In the fall of 1836 Anna grudgingly set sail from London to New York and continued on to Toronto to join her husband who had by this time been Attorney General of Upper Canada for a few years. Jameson who had his heart set on becoming Vice-Chancellorship of the Court of Chancery, had begun to build a house in which he and Anna would live happily ever after enjoying their social position as the perfect couple. Unfortunately, Anna had not received the memo as her own reason for making the trans Atlantic voyage was to cement a financial deal with Robert to ensure the future well being of her aging parents and herself maintaining the lifestyle to which she had become happily accustomed.
The bad news is the marriage ended in a legal separation, Anna returned home to England and Robert reneged on his agreement to support Anna and her family financially. In fact upon his death it was learned that Anna was all ut birtually written out of his will. The good news was that Anna wrote her finest and the best known travel book, of the 19th century, “Winter Studies and Summer Rambles in Canada”. The book tells of Anna’s incredible experiences as she traveled through Upper Canada (Southern Ontario) including Niagara on the Lake, Hamilton, London and Port Talbot . She then traveled to Detroit and hopped a steamer to continue her tour visiting Michilimackinac (Mackinac Island, Mich.) and by open boat to Sault Ste Marie (Ont.), and back by way of Lake Huron and Manitoulin Island. Anna returned to Toronto in 1838 for a brief visit in order to sign the final separation papers and it was back to England for Anna.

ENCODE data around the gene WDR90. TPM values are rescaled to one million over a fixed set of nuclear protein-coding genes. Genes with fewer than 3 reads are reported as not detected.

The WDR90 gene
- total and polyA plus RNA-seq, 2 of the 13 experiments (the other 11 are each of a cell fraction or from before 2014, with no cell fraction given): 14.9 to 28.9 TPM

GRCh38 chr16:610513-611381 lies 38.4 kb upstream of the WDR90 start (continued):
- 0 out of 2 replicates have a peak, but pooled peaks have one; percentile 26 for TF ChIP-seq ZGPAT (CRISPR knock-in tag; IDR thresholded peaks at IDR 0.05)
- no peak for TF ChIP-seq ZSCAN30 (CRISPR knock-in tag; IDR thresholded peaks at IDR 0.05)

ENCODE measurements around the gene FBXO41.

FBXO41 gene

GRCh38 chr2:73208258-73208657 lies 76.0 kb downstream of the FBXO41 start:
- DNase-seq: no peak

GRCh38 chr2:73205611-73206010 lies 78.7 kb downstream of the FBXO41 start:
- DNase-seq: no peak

In Winter Studies and Summer Rambles in Canada Anna Jameson’s writes a delightful and entertaining account of her adventures in Upper Canada including the tale of her “wild expedition” by canoe into Indian country and the shock and discomfort that comes with the terribly cold winter. In “Summer rambles” Anna is at her best, as an enthusiastic explorer. Her utter joy in meeting people of different cultures and enjoying their customs was of huge interest to Anna.